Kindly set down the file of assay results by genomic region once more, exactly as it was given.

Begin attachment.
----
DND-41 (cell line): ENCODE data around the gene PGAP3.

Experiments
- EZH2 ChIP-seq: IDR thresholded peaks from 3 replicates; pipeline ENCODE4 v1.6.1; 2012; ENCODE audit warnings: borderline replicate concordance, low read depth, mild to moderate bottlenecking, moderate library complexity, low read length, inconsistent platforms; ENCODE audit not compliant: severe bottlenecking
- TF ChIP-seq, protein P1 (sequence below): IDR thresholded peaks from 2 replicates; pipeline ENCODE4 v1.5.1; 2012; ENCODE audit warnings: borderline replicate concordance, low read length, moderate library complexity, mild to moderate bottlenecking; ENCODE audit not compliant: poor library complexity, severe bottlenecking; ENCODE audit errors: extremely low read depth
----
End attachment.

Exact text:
DND-41 (cell line): ENCODE data around the gene PGAP3.

Experiments
- EZH2 ChIP-seq: IDR thresholded peaks from 3 replicates; pipeline ENCODE4 v1.6.1; 2012; ENCODE audit warnings: borderline replicate concordance, low read depth, mild to moderate bottlenecking, moderate library complexity, low read length, inconsistent platforms; ENCODE audit not compliant: severe bottlenecking
- TF ChIP-seq, protein P1 (sequence below): IDR thresholded peaks from 2 replicates; pipeline ENCODE4 v1.5.1; 2012; ENCODE audit warnings: borderline replicate concordance, low read length, moderate library complexity, mild to moderate bottlenecking; ENCODE audit not compliant: poor library complexity, severe bottlenecking; ENCODE audit errors: extremely low read depth